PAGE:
Writing is not Resistance, Writing is Submission

Remember the day we sat on a rock by the beach, transfixed by the waves, sipping our beers. And you made me promise the sea, out loud, that I would write more often. And so I write this, enamored as I am with your stories, your words, your knowledge.

Lately, I’ve been writing as a kind of revenge. To vengefully give a body and a life to what is not easily allowed to exist. Unrequited love, forbidden politics. Forbidden love, unrequited politics. What’s the difference anyway.

I wish I can be more political. Give you more hard facts, more numbers and events to analyze. But the truth is, sometimes, I write so you can see me, so I can make your heart beat faster. If I can’t do it with my hands, then I will do it with my words. My feminist alarm rings disapprovingly, even when you are a woman. But today this is as true as it gets for me. Maybe I have given up on the dream of writing to ignite revolutions. I’m much more humble now. Or maybe I’m less attracted to politics that isn’t poetic as well, no matter how radical it says it is.

These are times worthy of novels and poems. These tides of change, of going against the current. So many deaths, protests, betrayals, loneliness, heartbreaks, goodbyes. These are times worth reading about, years from now. Regime changes, and slight changes of heart that turn our lives around and take us on a different path than the one we had envisioned for ourselves. And in times when there is a surprise (good and bad) at every corner, it is crucial to write, to paint, to take still and moving pictures, to compose, to dance.

I only know how to write.

I do believe we have as much responsibility to write exquisitely as we do to just document what is around us and inside us. The impulse to express is important, but so is the craft that shapes this expression. I feel the warmth of the words burn in my belly, as a phrase starts turning in my head. Then I take the time to chop and change what spells forth, until the sentences develop a beat of their own.

You watch me justifying why I don’t normally share my writings. It’s too self-involved, I try to explain. My journal entries document sunsets, one crush after another, loneliness in a strange white city. You tell me that the best thing you can offer the world is to know yourself and write from intimate experience. I believe you. But I still don’t quite get it. Because here I am, wanting to delete this page for being too self-centered.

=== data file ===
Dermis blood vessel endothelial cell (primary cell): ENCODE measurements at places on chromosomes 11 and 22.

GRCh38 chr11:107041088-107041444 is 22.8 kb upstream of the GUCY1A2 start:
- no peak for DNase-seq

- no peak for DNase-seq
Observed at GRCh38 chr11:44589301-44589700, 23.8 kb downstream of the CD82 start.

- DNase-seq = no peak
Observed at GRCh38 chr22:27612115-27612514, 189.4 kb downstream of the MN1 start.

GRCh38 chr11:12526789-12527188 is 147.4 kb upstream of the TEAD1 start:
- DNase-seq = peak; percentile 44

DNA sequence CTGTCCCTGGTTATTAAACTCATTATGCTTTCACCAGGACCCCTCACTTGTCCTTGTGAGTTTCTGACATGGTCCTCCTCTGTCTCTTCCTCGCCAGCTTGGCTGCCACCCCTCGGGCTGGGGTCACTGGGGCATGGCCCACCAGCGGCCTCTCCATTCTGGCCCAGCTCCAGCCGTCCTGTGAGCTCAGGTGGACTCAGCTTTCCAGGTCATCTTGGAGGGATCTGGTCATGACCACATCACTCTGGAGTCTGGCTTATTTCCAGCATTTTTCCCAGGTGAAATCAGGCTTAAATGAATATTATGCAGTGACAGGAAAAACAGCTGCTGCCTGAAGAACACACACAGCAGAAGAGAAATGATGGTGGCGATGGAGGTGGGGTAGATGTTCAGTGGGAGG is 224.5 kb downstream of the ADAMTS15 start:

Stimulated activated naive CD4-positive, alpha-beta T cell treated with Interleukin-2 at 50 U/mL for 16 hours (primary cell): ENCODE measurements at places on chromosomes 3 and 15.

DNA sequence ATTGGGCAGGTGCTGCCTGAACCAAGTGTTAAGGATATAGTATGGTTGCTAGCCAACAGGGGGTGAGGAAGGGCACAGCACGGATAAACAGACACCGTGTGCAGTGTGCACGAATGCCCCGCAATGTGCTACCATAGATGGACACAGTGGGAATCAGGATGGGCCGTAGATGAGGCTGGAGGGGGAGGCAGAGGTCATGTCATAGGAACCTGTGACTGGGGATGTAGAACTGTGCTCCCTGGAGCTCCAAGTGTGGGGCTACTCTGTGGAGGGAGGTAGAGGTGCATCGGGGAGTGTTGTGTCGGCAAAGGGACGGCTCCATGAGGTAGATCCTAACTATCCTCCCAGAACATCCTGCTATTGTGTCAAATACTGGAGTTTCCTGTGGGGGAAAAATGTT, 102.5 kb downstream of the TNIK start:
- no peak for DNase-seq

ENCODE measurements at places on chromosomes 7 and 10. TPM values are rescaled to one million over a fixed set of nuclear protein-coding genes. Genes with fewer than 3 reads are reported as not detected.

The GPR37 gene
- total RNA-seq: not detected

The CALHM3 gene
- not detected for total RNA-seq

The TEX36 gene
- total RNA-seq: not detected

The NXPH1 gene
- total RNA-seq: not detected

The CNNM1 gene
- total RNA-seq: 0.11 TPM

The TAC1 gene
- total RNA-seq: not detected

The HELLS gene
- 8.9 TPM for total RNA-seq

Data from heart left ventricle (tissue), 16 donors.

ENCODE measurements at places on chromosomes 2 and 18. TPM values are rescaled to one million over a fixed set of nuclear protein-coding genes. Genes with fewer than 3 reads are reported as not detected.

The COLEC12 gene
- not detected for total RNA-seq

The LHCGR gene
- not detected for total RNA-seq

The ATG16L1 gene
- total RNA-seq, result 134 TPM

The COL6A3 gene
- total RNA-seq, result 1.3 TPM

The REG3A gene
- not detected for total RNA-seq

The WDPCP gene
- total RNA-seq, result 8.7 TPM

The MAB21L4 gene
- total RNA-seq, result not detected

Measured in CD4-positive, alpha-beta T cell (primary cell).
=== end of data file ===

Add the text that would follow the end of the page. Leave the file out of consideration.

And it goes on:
I write during difficult moments, when there is nothing else I can do. I survive on this faith that there is something bigger and more meaningful to such grief and anger. It must make sense somehow, if not today then sometime in the future. So I write it all down, as candidly as I can. Hoping that someday, I will read this and will be able to connect the dots, to see beyond the paralyzing despair of the here and now. That it will all be worth something in the end.

Cherrie Moraga says, “Maybe what I like best about writing is that it always knows better than you where you’re going, if you let it. This is also what makes writing so dangerous , that it can reveal to you what you didn’t now know you knew.” That is one of my dreams about my writing process, to be able to reach places that I am not consciously aware of. Because eh, writing can be an act of resistance, defiance, solidarity, survival even. But the most effective of words are not made of resistance. Writing is the submission of the faithful kamein.

I read your emails updating me on the goings-on of your life. I reread them, amazed at the gift you’ve been given that turns a chore, a night out, an encounter with a stranger on a plane, into language so beautiful I call it poetry. I am reading the email you sent me this morning, and it is the best lesson of why I write. Write honestly and beautifully, and that is as radical as I can get every time I work with words.

(To sara, samia, jehan and all of yous who poke and inspire me to write. I’m trying.)


Sawt al' Niswa



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